Putting our minds to mental health

MENTAL HEALTH INITIATIVE / COURTESY

UC Davis Mental Health Conference sparks conversation, awareness

Earlier this year, UC Davis saw the conception of a new event on campus known as the Mental Health Conference. Spearheaded by Samantha Chiang, a former ASUCD senator, the conference turned out to be quite a hit, and this year it’s planning to be even bigger and better.

“This year […] it’s going to be a two-day conference instead [of one day like last year],” said Maria Bundang, a fourth-year psychology major and assistant to the deputy director of the Mental Health Initiative. “It’s January 20 and 21 and we’re going to be hosting a bunch of workshops again and have more panels of people to talk about [mental health].”

Bundang is part of the Mental Health Initiative, a movement that grew from the Mental Health Conference last January. The initiative is made up of a group of students passionate about bringing the platform of safety, communication and healing to the entire UC Davis campus.

“We want to make sure that physical pain isn’t the only thing being talked about, that people talk about mental illnesses and disorders,” said Shrishti Tyagi, a third-year biological sciences major and the team coordinator for the Mental Health Initiative. “We’re giving every student a space to come and talk.”

According to Tyagi, studies show that one in four college students actually goes through a type of mental disorder — therefore it’s a topic that more people should be talking about.

“Unfortunately it’s just not talked about, there’s still huge stigma around mental disorders,” Tyagi said. “So as a community, we want to make sure people feel safe, that they can come to us [or] to a counselor [or] their friends. [The Mental Health Initiative] is about making sure that we have a platform [to talk about mental health], so that people aren’t suffering alone.”

Bundang, who plans to pursue a career in clinical psychology, pointed out that rates of depression and anxiety have been increasing over the past few decades.

“A lot of people tend to come into college either having had mental illness problems, or [are experiencing] the onset of it,” Bundang said. “And whether it’s having something really severe or just having trouble navigating the system and getting tired and taking care of yourself, mental health is really important. [But] if you look at rates of seeking out help, they’re very low. People don’t even know what the resources are that we have on campus, so it’s important to have a conversation about it.”

Fourth-year biology and psychology double major Bhavya Panuganti spoke from experience, having noticed throughout her time at college that the challenges of schoolwork can take a toll on people’s mental states.

“I’m in a pre-health sorority, so everyone’s going to have a mental breakdown at some point with their classes being pre-health or pre-med,” Panuganti said. “I always tell them they can come talk to me, and I know people [they] can go talk to. It gets overwhelming, I’ve been there, I’ve needed to ask for help. [I] don’t want anyone to ever feel alone.”

Panuganti has also watched friends from her South Asian community keep quiet about the mental health struggles they’ve faced in the past. She’s been a team member for the Mental Health Initiative for two years now and wants to make a change in the way people think and talk about mental health.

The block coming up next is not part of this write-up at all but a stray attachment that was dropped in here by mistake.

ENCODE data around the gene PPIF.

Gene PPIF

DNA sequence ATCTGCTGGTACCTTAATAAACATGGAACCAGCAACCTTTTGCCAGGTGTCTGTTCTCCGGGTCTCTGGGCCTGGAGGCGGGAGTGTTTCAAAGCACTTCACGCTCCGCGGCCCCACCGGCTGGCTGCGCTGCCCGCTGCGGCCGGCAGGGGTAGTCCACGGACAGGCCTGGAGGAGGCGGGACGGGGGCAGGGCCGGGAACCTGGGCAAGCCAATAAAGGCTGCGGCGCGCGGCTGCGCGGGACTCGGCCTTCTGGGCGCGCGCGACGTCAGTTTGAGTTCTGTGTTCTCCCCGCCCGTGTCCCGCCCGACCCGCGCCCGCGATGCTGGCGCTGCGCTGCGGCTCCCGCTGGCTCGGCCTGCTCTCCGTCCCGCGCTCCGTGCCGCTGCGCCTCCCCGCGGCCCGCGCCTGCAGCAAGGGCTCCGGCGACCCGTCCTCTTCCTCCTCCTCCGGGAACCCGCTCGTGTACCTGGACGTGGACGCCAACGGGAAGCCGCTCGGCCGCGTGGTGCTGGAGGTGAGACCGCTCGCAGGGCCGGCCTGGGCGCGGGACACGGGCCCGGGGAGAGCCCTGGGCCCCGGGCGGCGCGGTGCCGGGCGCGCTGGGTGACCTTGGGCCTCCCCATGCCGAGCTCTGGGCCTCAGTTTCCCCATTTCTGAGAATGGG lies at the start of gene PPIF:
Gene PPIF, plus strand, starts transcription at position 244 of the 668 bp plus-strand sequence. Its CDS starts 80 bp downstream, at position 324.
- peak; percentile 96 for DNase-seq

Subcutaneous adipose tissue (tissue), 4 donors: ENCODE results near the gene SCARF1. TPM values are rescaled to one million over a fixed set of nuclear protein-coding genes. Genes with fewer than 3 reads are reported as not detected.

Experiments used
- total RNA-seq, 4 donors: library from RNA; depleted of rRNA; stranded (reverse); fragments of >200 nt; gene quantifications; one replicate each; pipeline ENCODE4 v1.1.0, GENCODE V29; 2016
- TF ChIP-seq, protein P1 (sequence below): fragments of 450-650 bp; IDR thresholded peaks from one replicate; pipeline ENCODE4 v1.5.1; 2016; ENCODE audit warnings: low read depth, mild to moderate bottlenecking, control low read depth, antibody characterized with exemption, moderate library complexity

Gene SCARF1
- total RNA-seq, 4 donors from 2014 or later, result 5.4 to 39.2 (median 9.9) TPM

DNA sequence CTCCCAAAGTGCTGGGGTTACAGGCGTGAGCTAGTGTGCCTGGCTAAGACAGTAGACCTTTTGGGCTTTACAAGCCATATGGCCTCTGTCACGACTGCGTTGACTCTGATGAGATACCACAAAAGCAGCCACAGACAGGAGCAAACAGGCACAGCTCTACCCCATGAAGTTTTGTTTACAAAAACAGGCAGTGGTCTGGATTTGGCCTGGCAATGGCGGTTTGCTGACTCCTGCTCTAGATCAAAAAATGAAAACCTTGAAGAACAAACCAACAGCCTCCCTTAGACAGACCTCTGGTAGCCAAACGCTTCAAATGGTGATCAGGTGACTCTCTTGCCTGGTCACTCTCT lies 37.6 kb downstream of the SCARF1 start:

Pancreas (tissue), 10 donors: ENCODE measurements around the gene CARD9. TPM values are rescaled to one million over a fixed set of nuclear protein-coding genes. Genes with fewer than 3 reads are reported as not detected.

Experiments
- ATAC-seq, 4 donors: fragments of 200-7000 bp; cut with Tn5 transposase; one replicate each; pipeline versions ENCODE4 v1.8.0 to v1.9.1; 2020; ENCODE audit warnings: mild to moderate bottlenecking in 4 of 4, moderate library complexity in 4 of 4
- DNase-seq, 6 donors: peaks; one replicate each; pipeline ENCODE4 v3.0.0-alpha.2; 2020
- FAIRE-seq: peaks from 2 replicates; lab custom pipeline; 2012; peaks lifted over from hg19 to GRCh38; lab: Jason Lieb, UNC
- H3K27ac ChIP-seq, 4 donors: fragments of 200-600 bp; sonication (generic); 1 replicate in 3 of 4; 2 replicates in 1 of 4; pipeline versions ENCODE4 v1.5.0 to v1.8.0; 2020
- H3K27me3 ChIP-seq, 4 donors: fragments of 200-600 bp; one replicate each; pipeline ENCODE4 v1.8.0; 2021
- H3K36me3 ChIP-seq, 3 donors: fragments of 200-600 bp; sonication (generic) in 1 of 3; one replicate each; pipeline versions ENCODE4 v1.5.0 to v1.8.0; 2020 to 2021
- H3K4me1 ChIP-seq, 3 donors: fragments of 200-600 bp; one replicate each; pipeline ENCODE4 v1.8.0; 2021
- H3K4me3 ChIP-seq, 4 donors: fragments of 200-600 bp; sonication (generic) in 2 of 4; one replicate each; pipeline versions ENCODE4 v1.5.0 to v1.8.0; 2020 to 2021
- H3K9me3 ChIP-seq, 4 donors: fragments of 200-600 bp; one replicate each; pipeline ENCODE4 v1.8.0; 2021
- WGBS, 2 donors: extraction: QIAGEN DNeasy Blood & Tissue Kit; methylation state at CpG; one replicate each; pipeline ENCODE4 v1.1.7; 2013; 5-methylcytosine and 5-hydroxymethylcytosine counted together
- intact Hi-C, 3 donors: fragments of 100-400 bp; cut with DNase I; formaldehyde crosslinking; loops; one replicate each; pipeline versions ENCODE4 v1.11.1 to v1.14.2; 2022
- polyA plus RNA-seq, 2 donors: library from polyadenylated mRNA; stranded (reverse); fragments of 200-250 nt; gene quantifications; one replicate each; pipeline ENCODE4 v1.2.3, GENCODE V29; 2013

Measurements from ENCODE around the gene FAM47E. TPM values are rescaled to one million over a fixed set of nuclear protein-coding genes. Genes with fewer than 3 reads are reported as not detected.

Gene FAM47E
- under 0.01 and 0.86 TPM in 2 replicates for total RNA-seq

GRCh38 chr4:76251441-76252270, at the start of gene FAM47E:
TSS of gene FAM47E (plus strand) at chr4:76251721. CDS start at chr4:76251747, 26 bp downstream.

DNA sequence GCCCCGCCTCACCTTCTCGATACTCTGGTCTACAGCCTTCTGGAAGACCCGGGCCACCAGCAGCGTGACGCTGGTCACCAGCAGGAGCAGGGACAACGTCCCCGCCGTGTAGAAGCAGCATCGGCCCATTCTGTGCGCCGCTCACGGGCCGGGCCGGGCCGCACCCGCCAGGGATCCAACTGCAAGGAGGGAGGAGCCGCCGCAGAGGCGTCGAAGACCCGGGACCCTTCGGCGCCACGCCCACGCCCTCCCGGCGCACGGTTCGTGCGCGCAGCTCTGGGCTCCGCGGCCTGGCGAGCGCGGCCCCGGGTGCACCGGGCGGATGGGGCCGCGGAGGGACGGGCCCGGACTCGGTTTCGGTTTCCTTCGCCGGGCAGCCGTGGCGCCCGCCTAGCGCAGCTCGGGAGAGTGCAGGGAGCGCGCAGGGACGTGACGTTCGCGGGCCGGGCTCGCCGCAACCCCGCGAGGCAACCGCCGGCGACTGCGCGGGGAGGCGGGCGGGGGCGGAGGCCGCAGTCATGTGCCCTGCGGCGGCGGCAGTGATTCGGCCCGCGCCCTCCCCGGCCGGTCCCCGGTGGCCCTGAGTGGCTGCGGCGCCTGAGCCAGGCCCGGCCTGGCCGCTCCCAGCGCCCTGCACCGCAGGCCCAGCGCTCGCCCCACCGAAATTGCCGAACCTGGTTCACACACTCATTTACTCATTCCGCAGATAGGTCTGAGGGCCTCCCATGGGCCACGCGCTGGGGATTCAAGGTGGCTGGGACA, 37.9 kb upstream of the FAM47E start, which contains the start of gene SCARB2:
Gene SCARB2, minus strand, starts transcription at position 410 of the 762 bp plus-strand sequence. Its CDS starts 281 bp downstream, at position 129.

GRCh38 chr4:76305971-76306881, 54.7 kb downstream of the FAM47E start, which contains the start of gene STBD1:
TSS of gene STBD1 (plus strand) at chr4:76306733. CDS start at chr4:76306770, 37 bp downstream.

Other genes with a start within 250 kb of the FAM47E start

“Mental health is stigmatized a certain way, but I feel like it’s especially stigmatized in South Asian communities where people don’t talk about it,” Panuganti said. “I’ve experienced it with my friends who […] have actually had to go through mental health illnesses and did not want to tell their parents, [which was] ultimately worse for them because they weren’t getting help.”

This is part of the mission of the initiative — to spark conversations and raise awareness on the importance of mental health, especially in college student populations. This year’s Mental Health Conference will feature panelists and guest speakers to discuss all topics related to mental health awareness.

But the Mental Health Initiative offers more resources than the conference in January. It is also responsible for an entire month’s worth of workshops centered around healing, understanding and self care in May, which is the national month of mental health awareness.

“Every single day [in May] we have multiple workshops,” Tyagi said. “There’s the LGBTQ workshops and there’s just workshops oriented toward women. We’re trying to incorporate and make it more inclusive for the male-identifying gender as well, because we realize there’s not enough talk for them. There’s [also] ‘knowing your rights’ [and] healing workshops. You can do Question, Persuade and Refer training, which is suicide prevention, and mental health awareness training, which is open to anyone.”

While the Mental Health Initiative may be a new group on campus, it is bringing positive awareness to a topic that affects many students at UC Davis through the Mental Health Conference. The team members of the initiative hope to see mental health become a normalized conversation in the future, something that anyone can talk about intelligently and comfortably.

“There [are] so many workshops happening, a lot of people are actually learning about the student health and counseling center,” Tyagi said. “We’re reaching out to freshman and making sure that they’re aware of [mental health], so that if ever in the future they need to go to [counseling], they can. It’s really motivating to see that people are talking about mental health.”

 

Written by: Marlys Jeane — features@theaggie.org

Leave a Comment

*